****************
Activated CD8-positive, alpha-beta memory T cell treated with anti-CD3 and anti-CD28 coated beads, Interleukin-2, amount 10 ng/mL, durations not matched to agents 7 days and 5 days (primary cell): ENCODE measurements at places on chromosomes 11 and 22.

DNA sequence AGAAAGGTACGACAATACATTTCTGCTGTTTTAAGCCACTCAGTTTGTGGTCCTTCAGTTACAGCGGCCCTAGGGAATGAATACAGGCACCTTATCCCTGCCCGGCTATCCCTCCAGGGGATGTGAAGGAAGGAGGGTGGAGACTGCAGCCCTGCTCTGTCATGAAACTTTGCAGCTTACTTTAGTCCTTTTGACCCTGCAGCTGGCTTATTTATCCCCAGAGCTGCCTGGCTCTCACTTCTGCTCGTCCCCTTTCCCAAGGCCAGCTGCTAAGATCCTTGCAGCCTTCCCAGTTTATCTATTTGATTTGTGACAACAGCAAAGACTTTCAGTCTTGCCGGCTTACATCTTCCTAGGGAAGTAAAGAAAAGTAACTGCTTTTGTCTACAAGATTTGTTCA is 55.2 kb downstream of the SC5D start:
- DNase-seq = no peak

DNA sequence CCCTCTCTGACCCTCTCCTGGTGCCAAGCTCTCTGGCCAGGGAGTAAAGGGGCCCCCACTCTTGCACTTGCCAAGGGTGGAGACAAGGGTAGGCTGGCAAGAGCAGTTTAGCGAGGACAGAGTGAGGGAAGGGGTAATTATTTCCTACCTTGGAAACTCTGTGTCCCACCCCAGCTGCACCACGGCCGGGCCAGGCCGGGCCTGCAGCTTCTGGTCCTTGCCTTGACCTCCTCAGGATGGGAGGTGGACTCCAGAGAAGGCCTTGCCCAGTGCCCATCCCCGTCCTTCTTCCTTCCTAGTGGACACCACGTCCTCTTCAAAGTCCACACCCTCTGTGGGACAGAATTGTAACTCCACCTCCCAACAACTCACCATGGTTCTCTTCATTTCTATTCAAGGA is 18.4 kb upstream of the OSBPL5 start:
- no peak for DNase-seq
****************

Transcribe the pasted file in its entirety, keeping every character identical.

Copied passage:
Activated CD8-positive, alpha-beta memory T cell treated with anti-CD3 and anti-CD28 coated beads, Interleukin-2, amount 10 ng/mL, durations not matched to agents 7 days and 5 days (primary cell): ENCODE measurements at places on chromosomes 11 and 22.

DNA sequence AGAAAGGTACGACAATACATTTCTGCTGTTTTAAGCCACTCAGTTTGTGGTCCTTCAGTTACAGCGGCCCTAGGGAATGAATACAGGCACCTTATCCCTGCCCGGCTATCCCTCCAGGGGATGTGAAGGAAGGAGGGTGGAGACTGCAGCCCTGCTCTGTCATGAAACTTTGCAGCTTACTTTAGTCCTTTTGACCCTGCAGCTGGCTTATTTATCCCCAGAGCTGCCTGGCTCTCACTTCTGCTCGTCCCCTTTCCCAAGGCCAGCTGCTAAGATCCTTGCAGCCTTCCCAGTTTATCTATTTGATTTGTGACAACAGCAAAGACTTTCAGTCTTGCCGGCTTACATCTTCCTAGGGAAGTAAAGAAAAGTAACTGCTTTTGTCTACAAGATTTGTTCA is 55.2 kb downstream of the SC5D start:
- DNase-seq = no peak

DNA sequence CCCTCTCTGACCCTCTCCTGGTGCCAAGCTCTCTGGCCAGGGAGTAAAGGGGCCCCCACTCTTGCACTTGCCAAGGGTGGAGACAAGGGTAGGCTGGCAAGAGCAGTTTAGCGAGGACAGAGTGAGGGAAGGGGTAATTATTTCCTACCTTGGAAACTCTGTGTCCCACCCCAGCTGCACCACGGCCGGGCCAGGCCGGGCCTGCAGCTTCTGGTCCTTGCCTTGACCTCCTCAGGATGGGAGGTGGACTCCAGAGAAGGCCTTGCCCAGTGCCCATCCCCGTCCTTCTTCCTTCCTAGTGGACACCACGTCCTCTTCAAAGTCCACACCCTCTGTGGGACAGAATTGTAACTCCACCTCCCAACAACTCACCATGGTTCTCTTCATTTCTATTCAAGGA is 18.4 kb upstream of the OSBPL5 start:
- no peak for DNase-seq